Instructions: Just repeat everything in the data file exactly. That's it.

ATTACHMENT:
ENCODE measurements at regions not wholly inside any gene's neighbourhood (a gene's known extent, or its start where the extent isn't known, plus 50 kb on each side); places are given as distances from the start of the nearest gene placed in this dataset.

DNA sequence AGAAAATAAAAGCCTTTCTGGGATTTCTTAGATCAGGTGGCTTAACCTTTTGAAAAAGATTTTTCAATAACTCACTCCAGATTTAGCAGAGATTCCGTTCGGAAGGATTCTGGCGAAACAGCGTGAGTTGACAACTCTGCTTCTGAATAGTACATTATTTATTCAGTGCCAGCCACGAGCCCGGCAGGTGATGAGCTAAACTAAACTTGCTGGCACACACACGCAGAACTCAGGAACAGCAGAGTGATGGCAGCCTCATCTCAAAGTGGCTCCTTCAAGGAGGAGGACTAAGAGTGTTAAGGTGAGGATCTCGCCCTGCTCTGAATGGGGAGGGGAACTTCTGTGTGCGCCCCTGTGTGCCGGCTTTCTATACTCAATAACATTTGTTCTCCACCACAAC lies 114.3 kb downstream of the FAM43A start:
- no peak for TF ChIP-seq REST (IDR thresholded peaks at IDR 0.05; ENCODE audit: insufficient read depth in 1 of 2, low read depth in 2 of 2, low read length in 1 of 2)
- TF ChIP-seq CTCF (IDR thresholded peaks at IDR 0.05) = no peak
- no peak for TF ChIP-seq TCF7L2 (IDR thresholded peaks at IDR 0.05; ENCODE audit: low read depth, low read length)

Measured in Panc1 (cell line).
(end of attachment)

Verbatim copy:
ENCODE measurements at regions not wholly inside any gene's neighbourhood (a gene's known extent, or its start where the extent isn't known, plus 50 kb on each side); places are given as distances from the start of the nearest gene placed in this dataset.

DNA sequence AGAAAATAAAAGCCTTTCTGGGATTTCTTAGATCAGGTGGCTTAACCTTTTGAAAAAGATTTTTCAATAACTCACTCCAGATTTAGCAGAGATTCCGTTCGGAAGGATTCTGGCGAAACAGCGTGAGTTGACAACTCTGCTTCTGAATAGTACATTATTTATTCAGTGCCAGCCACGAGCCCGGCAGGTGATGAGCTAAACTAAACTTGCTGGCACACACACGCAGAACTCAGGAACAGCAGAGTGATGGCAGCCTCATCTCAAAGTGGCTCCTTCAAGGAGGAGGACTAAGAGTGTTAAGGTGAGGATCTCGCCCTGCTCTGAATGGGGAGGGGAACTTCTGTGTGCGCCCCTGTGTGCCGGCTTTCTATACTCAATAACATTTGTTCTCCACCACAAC lies 114.3 kb downstream of the FAM43A start:
- no peak for TF ChIP-seq REST (IDR thresholded peaks at IDR 0.05; ENCODE audit: insufficient read depth in 1 of 2, low read depth in 2 of 2, low read length in 1 of 2)
- TF ChIP-seq CTCF (IDR thresholded peaks at IDR 0.05) = no peak
- no peak for TF ChIP-seq TCF7L2 (IDR thresholded peaks at IDR 0.05; ENCODE audit: low read depth, low read length)

Measured in Panc1 (cell line).